Write about something you regret.
Write about something you regret.
Write about something you found funny but someone else did not. Create a scene around this incident. Next, write about something that someone else joked about that you did not find amusing yourself.
If you could change careers, what would you do instead? Write about what your new job/life would look like.
If you could live in a foreign country, where would you choose? Imagine where you would be, and write about your life there, in as much detail as possible.
When I visited Antarctica more than 10 years ago, I met researchers from Oceanites, a nonprofit foundation founded in 1987 whose main focus is its Antarctic Site Inventory, which has been collecting and compiling data on penguins and their habitat in the Antarctic peninsula for the past two decades. When I wrote the short story “The Ecstatic Cry” and later MY LAST CONTINENT, I had a similar fictional organization in mind for the researchers in these stories.
These penguin counters do amazing work; their data offers important insights into climate change, the state of the oceans, the effects of tourism, and how best to conserve one of the most important areas of the world. For example, this article, “What Are the Penguins Telling Us?” by Steve Forrest, outlines the affects of climate change on the penguins: “the ice-loving Adélies of Petermann [Island] now number fewer than 300 nesting pairs, while the gentoos have risen to 2,400.” This is happening, he writes, at hundreds of sites in the Western Antarctic Peninsula, where the average temperature has risen several degrees centigrade in the past two decades: “Adélies are disappearing from their rookeries while the open-water loving Gentoos prosper.”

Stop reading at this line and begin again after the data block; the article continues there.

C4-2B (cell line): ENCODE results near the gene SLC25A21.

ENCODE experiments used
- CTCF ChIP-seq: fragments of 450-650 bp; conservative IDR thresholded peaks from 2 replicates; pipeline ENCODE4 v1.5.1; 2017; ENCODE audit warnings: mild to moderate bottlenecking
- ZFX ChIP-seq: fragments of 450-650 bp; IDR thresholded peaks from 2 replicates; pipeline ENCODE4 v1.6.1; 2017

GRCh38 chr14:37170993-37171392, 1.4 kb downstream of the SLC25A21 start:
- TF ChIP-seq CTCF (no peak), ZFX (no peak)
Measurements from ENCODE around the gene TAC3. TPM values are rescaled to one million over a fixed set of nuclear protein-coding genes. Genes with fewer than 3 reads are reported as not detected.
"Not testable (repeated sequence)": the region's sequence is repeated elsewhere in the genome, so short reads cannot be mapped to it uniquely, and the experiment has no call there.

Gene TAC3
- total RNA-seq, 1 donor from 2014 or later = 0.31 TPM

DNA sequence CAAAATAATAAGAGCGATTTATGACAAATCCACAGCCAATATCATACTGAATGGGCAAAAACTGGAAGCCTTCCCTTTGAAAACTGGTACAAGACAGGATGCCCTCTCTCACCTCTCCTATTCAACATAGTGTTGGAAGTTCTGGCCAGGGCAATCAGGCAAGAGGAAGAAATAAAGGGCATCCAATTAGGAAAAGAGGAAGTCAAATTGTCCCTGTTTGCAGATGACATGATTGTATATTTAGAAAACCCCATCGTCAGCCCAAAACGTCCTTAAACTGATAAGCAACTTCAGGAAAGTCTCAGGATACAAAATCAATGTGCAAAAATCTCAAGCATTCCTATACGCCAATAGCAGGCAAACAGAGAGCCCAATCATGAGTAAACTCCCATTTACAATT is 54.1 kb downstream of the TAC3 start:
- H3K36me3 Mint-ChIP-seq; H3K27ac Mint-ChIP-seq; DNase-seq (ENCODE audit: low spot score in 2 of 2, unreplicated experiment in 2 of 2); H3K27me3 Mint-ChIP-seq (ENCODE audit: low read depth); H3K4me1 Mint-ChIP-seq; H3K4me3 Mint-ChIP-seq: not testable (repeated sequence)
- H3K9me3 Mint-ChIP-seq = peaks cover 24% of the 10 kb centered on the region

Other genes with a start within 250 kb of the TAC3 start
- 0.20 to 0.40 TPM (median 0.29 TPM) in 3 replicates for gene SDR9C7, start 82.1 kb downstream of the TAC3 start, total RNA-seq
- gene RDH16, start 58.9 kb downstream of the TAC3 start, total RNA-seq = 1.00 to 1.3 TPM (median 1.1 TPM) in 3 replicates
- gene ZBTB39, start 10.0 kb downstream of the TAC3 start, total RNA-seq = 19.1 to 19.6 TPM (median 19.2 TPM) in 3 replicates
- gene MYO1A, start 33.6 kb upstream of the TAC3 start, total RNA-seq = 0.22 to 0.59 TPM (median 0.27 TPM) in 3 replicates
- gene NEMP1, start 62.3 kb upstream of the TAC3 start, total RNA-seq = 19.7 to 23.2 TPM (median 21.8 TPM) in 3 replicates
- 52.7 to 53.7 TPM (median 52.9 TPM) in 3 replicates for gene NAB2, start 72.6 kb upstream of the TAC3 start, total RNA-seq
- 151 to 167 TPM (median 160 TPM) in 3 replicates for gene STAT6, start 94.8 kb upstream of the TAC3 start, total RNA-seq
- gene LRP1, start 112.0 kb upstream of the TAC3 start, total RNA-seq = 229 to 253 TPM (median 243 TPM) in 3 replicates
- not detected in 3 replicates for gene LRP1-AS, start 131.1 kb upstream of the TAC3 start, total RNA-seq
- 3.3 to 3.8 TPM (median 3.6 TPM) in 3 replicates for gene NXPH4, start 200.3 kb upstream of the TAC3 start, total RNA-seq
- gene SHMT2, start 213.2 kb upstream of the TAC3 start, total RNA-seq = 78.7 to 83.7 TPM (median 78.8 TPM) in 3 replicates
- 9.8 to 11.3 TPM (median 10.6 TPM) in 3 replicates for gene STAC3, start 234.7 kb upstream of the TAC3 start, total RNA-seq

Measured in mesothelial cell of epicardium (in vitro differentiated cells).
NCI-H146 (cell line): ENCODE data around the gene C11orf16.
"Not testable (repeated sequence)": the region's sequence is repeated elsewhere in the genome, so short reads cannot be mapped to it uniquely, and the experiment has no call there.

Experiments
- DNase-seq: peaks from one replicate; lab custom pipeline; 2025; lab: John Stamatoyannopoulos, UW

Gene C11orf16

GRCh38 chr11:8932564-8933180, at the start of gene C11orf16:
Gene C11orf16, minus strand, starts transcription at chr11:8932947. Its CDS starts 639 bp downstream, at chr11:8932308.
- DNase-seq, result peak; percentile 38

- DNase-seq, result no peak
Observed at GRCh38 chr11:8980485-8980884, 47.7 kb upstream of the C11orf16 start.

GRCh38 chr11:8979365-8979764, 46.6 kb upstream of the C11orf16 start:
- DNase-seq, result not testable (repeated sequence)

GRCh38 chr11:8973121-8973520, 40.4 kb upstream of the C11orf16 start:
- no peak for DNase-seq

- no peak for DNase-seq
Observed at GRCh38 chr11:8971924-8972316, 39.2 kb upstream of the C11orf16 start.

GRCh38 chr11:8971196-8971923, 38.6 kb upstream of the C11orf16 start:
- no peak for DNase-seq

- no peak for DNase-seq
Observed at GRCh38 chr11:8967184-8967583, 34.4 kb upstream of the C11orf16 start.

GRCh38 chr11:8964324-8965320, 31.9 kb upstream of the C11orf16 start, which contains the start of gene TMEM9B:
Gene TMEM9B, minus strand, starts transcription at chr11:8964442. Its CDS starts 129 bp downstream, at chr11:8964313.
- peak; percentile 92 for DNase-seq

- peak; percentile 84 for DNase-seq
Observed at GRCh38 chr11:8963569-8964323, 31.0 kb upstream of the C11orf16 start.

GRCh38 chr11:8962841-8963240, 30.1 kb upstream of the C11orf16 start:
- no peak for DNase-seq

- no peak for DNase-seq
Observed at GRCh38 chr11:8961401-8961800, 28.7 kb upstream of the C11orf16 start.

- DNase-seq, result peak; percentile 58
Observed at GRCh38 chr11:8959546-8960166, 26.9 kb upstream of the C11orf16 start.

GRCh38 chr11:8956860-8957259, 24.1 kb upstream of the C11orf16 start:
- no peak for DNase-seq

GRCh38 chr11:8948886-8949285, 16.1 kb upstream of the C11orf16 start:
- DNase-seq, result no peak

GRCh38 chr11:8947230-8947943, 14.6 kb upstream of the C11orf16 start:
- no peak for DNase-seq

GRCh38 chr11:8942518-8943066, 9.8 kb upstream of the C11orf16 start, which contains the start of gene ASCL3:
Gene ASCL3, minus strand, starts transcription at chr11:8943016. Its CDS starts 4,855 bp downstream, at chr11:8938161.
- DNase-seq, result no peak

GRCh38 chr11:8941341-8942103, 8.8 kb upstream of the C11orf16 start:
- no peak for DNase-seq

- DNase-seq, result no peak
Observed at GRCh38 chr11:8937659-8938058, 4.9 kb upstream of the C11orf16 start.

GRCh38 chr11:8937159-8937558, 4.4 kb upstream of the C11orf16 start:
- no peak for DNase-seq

This video shows how irresistible these birds are…
…and it goes without saying we need to protect their habitat by taking better care of our planet and the oceans that sustain them.
Write about a favorite plant, flower, or tree. Go beyond writing about the plant itself and write about your first memory of it, then a more recent memory. Create a scene based on one of these memories.
Write about a jelly bean flavor that should exist but doesn’t.
Today I’m delighted to share a writing prompt from author Jennifer Caloyeras, whose YA novel Strays was just released by Ashland Creek Press. Jennifer did a residency at the blog Novel Novice, which included classroom material (i.e., this prompt, as well as a few great action items).
Here is Jennifer’s prompt (and click here for the full post):
Write about a memorable interaction with an animal. (Off the top of my head I can think of a bird’s nest filled with eggs that I claimed and the mother bird came back looking for her babies. Or the time I saw a rattlesnake on a hike and instead of being afraid I was in awe of its beauty.) Describe the animal using all five senses. How did this interaction make you feel? What did you learn from the experience? The more details you can add the better! Why not throw a metaphor or simile in there? What do you think the animal was thinking? In what ways were you similar to that animal? In what ways were you different?